BUDAPEST (JTA) -- Three Christian bishops were among tens of thousands who took part Sunday in the March of the Living in Hungary, as well as the country's largest anti-racist rally of the year.
"It is a historic moment, when the leaders of the Christian and the Jewish religion are on the same stage together,” Gabor Gordon, the head of the March of the Living Hungary Foundation, said in his introduction.
It marked the first time that three Christian bishops took part together in the march, which is held annually to commemorate the deportation of Hungarian Jewry to the Auschwitz concentration camp, and gave speeches on the same stage. March of the Living is now in its 14th year.
Janos Szekely, a Roman Catholic bishop, said: "We are here now at the March of the Living in Budapest to express our pain and repentance over the killing of more than half a million Hungarian Jewish compatriots.”
The march started from the downtown Dohany Street Synagogue and ended at the downtown Basilica, the largest Catholic Church in Budapest.
It began with a moment of silence in memory of Imre Kertész, the Hungarian Jewish writer who died earlier this month at 87, and whose Holocaust novels won the Nobel Prize for Literature in 2002.
The largest applause was for Hungarian Chief Rabbi Robert Frolich, who in his address was openly critical of the Christian churches.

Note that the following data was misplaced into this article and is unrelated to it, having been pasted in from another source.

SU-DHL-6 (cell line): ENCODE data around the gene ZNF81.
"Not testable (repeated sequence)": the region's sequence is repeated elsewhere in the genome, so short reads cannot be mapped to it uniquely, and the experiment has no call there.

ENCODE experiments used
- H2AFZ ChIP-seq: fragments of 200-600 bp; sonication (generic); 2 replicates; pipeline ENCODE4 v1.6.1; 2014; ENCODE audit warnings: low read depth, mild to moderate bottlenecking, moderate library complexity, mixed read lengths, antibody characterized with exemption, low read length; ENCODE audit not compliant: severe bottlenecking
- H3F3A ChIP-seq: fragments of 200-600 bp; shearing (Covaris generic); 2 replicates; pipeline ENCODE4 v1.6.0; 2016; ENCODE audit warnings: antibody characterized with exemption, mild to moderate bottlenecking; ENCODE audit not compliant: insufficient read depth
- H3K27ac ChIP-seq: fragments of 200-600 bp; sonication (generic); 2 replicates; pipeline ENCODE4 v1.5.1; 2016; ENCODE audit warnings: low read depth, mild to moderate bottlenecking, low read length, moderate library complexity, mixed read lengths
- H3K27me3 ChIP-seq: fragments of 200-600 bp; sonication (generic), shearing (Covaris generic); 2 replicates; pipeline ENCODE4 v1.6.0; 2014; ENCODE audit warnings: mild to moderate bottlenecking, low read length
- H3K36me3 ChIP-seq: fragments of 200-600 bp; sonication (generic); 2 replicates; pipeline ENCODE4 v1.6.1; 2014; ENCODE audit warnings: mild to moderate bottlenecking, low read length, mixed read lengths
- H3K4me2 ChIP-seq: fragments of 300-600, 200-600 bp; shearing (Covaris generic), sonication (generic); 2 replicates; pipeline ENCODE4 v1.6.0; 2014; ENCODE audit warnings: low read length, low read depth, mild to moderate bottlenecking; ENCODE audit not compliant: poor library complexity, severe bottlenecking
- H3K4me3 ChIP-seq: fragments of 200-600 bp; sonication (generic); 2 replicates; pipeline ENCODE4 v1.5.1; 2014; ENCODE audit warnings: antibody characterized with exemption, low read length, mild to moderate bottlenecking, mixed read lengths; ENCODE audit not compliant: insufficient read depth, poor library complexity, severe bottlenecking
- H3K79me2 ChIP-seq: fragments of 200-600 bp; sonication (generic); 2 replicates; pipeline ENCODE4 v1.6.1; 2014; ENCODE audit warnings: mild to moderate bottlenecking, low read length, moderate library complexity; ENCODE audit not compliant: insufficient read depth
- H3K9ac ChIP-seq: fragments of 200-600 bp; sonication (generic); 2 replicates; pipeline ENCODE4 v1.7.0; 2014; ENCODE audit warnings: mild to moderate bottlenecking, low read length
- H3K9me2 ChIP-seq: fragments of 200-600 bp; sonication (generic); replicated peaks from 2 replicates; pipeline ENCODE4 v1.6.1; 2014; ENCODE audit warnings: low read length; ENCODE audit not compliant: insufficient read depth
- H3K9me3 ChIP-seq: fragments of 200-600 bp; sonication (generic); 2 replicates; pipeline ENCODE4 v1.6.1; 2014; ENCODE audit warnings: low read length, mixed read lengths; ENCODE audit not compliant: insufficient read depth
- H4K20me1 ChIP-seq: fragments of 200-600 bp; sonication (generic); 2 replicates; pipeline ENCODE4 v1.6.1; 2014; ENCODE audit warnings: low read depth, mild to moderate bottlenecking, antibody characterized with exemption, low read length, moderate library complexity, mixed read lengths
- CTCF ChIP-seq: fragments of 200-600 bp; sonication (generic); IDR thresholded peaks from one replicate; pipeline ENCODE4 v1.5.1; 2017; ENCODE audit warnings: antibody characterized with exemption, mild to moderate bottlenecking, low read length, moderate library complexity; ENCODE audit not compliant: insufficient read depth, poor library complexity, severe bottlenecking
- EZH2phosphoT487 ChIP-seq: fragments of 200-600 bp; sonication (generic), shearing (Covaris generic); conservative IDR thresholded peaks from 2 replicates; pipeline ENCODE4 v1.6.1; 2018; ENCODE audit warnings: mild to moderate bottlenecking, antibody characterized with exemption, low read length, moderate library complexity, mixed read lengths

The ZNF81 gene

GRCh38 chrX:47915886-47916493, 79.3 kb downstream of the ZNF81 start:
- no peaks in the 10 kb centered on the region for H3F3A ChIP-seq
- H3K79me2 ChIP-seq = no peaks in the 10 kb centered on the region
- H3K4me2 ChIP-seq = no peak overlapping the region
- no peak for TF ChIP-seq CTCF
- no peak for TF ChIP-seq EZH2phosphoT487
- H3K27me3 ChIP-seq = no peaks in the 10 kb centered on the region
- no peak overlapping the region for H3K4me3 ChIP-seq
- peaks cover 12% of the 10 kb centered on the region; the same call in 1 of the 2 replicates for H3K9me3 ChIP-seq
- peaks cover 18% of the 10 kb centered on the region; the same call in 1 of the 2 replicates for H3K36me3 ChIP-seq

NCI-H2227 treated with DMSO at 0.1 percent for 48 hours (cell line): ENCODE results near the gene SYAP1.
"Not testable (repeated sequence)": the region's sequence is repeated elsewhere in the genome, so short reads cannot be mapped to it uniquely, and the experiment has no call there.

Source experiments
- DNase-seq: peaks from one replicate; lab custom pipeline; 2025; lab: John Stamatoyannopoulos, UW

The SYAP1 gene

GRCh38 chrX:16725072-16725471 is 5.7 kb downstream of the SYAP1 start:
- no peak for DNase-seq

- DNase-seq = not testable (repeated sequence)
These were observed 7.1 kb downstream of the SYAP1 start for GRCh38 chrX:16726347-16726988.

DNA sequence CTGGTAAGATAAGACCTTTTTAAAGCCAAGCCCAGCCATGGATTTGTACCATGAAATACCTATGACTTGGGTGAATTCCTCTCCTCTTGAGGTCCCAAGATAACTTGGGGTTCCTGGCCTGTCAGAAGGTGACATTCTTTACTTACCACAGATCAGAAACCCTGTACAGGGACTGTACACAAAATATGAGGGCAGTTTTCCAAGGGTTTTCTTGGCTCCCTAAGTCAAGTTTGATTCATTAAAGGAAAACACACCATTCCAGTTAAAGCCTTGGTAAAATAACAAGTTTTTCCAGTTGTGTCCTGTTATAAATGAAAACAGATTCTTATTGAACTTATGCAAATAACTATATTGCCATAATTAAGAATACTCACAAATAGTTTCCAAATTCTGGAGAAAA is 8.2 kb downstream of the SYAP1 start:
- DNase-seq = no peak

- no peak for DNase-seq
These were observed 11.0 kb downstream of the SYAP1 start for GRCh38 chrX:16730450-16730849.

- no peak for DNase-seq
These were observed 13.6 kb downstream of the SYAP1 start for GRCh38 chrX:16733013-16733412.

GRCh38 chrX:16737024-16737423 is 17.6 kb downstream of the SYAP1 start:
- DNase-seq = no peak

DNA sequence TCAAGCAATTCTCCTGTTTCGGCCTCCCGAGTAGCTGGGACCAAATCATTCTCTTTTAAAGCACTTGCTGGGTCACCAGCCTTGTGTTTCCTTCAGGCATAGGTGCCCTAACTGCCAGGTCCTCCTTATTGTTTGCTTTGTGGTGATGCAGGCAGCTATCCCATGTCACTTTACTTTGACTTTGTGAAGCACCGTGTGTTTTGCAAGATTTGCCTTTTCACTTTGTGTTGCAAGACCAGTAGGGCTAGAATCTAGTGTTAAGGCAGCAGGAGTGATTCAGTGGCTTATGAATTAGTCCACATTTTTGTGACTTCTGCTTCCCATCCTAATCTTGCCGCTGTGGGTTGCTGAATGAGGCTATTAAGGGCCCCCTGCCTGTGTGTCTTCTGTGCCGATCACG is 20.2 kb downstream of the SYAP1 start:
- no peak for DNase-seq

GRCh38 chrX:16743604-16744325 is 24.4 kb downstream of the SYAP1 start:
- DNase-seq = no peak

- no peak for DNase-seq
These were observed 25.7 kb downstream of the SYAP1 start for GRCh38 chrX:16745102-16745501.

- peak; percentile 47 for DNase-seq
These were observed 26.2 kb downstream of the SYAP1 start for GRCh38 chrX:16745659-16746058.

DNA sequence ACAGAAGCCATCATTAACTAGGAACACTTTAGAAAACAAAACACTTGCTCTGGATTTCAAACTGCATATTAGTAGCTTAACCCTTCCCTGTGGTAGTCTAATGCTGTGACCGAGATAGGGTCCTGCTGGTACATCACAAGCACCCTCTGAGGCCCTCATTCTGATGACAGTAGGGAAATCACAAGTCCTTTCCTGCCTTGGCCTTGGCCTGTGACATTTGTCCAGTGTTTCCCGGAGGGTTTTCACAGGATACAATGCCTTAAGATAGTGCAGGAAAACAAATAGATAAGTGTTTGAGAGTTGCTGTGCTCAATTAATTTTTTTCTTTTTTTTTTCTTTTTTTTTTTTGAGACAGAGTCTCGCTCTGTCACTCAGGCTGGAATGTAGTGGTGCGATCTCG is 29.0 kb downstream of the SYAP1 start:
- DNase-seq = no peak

"What if the doors of the Basilica had been left open then, during the Holocaust? … But the doors were not open, the Basilica was closed when it needed to be open,” he said.
Numerous diplomats attended the rally, including the Israeli ambassador to Hungary, Ilan Mor.
"This is now the March of the Living and not as it was 72 years ago, when it was the March of the Dead," Mor said. "Now this is the March of Hope."
The star of the Academy Award-winning Hungarian film "Son of Saul,” Géza Röhrig, also appeared at the event.
The Hungarian branch of the March of the Living Foundation, ahead of the March of the Living to Auschwitz, also holds an annual anti-xenophobic and anti-racist rally in Hungary.
Other events on Sunday included the dedication of a memorial statue in Budapest to the some 100,000 forced laborers during World War II, The monument in the 8th District, which had a large Jewish population before the Holocaust, was created by Hungarian-Israeli artist Dan Reisinger.
The statue was supported by the Hungarian government and the Hungarian Ministry of Defense.